Sally Toister: Sure. There's always a balance. We're a business, at the root of it we are a business, but yes, we are a business based on customer experiences. And so, there's always that balance that you have to have when you're looking at, from a process improvement and driving the customer experience. There has to be a balance [00:04:30] in the focus of the bottom line and delivering the business metrics that are needed, but as well as delivering outstanding experience for the guest.
That they build that loyalty and want to continue to come back and be with your company on an ongoing basis.
Seth Adler: Make as many sales as we possibly can, but, this customer still has to have an outstanding experience.
Sally Toister: Correct.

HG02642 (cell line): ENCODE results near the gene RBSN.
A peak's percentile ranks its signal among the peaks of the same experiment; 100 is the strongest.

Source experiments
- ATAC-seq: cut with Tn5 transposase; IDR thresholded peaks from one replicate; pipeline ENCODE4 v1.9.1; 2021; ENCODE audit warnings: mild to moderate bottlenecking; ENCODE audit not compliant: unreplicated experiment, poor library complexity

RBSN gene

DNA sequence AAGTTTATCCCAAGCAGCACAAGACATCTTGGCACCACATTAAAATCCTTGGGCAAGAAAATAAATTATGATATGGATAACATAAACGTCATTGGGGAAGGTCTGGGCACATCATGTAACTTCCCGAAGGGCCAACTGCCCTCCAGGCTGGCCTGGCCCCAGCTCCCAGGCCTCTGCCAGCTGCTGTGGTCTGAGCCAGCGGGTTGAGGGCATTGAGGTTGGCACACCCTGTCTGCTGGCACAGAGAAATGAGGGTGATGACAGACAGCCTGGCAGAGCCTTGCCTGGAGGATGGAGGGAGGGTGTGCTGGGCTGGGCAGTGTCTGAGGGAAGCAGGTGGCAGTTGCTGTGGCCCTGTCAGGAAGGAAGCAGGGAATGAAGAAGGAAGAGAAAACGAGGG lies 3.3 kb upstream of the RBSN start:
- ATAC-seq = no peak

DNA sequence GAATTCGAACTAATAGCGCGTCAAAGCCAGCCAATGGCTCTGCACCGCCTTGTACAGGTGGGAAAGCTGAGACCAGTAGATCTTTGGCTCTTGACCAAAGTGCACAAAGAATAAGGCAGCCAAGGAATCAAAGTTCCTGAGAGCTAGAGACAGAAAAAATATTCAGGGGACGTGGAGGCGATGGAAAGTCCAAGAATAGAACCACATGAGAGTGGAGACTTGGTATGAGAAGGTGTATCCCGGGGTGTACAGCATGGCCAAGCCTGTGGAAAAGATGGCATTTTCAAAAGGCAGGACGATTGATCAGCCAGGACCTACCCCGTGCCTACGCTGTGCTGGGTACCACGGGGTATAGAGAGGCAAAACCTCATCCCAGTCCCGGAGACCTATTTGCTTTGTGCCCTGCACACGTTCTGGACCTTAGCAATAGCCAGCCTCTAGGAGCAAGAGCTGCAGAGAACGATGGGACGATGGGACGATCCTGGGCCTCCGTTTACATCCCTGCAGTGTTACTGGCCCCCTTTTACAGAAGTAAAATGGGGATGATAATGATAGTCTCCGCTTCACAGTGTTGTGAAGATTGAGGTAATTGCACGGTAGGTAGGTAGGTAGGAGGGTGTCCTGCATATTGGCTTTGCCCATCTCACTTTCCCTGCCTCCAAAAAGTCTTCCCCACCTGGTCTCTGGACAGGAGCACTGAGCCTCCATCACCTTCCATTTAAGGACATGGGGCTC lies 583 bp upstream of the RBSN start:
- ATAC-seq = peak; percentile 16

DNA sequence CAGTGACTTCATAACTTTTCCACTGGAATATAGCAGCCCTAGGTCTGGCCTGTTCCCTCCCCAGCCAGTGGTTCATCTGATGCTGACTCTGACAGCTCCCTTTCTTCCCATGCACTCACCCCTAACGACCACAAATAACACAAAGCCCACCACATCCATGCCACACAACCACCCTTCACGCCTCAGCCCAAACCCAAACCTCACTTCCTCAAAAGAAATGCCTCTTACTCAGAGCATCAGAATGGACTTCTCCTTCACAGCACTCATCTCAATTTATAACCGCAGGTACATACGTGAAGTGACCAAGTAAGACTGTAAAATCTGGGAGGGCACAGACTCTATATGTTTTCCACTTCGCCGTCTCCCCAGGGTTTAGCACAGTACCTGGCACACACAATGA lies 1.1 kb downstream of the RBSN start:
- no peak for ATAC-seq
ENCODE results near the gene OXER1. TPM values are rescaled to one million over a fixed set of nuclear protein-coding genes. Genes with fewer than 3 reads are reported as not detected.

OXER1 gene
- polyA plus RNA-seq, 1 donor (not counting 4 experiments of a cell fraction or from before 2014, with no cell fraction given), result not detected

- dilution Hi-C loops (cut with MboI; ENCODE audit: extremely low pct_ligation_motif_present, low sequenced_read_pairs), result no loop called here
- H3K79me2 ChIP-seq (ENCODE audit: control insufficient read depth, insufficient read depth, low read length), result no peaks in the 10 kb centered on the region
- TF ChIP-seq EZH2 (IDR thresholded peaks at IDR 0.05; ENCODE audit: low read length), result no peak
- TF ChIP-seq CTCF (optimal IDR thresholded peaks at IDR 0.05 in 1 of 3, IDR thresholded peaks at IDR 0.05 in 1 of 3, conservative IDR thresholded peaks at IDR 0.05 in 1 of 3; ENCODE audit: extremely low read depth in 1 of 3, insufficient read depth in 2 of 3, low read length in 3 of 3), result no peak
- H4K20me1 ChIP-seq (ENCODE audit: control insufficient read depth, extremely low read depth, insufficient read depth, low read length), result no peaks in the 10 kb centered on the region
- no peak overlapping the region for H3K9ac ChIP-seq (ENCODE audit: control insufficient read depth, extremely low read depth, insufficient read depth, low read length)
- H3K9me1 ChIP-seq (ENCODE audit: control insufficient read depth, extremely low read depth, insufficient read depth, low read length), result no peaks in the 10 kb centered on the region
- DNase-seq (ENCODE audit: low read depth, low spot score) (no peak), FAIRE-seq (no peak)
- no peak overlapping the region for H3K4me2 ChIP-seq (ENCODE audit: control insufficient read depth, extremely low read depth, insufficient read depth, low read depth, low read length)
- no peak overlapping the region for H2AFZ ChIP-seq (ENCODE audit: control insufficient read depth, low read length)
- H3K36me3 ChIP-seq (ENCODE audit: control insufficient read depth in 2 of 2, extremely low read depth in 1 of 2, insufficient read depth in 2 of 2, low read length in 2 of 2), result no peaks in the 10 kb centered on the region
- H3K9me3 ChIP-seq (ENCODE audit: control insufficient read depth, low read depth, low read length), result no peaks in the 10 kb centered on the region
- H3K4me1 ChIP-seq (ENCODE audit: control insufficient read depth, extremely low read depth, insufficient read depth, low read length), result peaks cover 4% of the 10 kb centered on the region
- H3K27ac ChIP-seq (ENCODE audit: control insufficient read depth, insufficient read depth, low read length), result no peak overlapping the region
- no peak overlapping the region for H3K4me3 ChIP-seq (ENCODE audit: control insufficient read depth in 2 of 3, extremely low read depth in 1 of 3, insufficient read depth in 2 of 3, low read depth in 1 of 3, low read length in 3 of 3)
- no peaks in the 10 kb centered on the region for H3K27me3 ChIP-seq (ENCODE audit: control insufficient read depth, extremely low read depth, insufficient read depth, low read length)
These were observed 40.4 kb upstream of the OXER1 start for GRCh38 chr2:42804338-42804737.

Seth Adler: And so, what is the [VIN 00:04:56] diagram and where do they overlap, and where do they not overlap is what I [00:05:00] feel like you were saying, right?
Sally Toister: Right. Exactly. And so, it's ... [inaudible 00:05:05] the freedom within the framework where ... the example I was giving yesterday around menu selection had to do with, we have a unique set of guests that travel and stay in our hotels for longer stays than normal.
So, you're talking about the people who are there five nights a week, seven plus weeks at a time, really living in your hotel vs a one-to-two-night stay. And so, how they live in the hotel is [00:05:30] different than if you come for a conference or if you're on vacation with your family. Menu selection is one of them.